The Enlightenment had among its lofty ideals the goal of religious toleration. People should be allowed to believe whatever they wished but prevented from forcing their views onto others. This led to religious and cultural relativism and the new belief that ultimate truth, if it exists, is relative to personal experience. This view was admirably expressed in Lessing's Nathan der Weise and manifested in the political policies of Frederick the Great. While the Enlightenment demanded religious toleration and plurality, it also insisted than any religious system wishing to be taken seriously had to make reason the basis of its religious (and all other) rulings. This became a guiding principle for the citizens of the New World as we will discuss as we continue. It also foreshadowed the faith destroying skepticism we see today.

Haskalah

For Jews there was no Papacy to challenge, no Vatican from which to rebel. Traditional Judaism is hierarchical however there is no supreme Jewish Pontiff to answer to. Traditional Jewish religion is based on the Talmud and is filled with the contradictory opinions of the Rabbis and sages. Hence the saying, "Ask 8 Rabbis a question you get 10 different answers!" Despite this, traditional Judaism has the Thirteen Principles determined by Rambam, the generally accepted list of 613 Mitzvot (Commands), and Jews were for most part united. Then came Haskalah, the Jewish Enlightenment.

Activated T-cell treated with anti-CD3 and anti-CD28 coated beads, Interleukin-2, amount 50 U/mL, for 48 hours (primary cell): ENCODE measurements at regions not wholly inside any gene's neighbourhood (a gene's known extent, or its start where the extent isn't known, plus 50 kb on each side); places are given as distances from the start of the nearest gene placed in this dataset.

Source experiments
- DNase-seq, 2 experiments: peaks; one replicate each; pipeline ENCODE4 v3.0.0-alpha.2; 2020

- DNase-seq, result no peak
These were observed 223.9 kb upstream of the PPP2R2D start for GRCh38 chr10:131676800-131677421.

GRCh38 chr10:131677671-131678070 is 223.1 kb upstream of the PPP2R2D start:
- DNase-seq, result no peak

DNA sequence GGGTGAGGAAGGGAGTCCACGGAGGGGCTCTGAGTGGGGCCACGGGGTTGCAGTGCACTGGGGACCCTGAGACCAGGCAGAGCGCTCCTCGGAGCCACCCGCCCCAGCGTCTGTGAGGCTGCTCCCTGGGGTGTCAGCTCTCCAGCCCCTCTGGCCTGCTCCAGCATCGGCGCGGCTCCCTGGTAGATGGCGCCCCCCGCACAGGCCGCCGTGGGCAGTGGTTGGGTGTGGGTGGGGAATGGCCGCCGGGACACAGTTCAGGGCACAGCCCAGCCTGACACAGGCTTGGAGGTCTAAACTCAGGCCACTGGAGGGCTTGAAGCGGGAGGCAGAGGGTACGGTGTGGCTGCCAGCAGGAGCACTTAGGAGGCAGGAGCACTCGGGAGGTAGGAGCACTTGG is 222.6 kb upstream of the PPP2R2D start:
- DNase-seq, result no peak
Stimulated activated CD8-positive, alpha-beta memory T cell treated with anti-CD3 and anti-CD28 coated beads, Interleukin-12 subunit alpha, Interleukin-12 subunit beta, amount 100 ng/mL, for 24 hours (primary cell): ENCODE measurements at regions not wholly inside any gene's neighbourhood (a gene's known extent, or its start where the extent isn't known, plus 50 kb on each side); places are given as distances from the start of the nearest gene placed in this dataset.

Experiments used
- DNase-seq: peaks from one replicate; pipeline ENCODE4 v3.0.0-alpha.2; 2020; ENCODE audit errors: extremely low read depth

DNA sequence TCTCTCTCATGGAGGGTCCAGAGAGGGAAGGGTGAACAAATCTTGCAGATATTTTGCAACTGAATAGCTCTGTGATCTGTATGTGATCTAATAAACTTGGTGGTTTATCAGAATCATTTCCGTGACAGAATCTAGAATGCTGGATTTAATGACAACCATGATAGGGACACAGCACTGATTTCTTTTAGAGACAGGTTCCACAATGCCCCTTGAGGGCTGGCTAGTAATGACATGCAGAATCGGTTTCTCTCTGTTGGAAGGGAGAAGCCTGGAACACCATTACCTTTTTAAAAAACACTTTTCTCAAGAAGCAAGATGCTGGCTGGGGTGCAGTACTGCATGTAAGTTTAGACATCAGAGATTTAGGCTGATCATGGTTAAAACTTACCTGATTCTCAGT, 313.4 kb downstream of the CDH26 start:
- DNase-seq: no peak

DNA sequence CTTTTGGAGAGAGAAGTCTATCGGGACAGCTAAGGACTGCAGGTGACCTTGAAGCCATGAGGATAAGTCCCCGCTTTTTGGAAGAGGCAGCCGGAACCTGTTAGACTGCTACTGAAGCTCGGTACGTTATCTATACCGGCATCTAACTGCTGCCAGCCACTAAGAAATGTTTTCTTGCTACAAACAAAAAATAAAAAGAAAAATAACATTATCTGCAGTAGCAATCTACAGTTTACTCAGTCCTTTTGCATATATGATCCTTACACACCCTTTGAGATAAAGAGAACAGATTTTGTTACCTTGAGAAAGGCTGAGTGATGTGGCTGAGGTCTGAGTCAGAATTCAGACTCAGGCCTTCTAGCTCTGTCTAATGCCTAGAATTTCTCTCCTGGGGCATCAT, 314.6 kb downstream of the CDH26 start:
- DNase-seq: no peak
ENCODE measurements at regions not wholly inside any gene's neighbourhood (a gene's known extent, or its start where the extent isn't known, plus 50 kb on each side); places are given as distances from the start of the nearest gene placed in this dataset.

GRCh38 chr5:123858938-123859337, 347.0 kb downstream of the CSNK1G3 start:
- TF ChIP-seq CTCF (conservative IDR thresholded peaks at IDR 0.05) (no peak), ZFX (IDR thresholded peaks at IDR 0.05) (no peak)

Because of Das Aufklärung European Jews were now tasting a freedom they had not known for over 2000 years, and they liked it! The idea that Jews could now be accepted as normal members of European society was exciting! To this end many began to assimilate into the greater European culture. They cut off their payot/payos (biblically mandated forelocks), they hid or abandoned their tzitzit (biblically mandated fringes), they intermarried with the Gentiles, and appeared and acted just like other Europeans. Like many Christians, their Judaism became something one "did" once a week. It was no longer who they were. For these upwardly mobile Jews life in the shtetl and everything that went with it was history!